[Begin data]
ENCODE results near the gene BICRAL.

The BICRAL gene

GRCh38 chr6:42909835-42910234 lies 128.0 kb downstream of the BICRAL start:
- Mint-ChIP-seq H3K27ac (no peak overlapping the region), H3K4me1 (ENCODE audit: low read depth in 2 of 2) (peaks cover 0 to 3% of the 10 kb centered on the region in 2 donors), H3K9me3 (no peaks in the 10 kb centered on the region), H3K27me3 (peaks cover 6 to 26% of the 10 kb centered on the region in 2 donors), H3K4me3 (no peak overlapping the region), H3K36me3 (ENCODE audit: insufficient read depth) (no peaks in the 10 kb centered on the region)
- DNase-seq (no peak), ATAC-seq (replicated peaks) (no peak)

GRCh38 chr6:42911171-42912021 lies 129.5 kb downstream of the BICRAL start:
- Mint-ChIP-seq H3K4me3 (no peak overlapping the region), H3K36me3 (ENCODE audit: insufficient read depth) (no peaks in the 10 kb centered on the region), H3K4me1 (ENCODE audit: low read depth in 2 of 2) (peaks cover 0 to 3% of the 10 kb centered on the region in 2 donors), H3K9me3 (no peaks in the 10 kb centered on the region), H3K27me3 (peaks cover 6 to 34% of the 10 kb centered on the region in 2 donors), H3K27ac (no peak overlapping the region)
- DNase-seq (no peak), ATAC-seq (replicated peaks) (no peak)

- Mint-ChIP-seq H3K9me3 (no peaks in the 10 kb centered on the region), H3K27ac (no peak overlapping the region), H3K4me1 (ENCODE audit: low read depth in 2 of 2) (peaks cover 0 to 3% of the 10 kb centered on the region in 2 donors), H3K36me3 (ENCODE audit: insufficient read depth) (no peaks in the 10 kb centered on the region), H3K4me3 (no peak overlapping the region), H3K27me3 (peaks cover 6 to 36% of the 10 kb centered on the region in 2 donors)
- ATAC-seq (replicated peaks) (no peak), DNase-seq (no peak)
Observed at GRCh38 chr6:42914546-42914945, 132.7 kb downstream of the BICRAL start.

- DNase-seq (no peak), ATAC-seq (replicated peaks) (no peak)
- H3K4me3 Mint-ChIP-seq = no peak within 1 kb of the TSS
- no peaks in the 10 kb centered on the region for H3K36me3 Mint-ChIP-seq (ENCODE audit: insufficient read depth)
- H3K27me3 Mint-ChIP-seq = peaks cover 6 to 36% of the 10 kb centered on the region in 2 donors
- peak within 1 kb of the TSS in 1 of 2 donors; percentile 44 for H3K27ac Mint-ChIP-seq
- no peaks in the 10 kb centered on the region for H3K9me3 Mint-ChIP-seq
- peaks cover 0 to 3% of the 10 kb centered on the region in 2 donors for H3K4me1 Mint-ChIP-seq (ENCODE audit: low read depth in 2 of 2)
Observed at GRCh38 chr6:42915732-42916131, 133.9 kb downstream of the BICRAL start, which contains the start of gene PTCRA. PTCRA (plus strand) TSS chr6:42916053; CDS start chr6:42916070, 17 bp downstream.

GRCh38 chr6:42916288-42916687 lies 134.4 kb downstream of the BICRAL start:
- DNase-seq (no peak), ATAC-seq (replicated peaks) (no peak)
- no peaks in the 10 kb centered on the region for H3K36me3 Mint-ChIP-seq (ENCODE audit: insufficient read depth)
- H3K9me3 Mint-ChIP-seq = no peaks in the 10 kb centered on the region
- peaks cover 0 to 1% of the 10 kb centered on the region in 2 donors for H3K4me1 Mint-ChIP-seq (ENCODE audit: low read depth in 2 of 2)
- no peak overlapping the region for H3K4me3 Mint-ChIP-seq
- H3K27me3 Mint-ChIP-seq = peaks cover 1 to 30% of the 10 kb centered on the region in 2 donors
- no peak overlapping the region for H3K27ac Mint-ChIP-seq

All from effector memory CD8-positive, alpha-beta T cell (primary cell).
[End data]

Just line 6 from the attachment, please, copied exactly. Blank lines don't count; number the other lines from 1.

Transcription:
GRCh38 chr6:42911171-42912021 lies 129.5 kb downstream of the BICRAL start: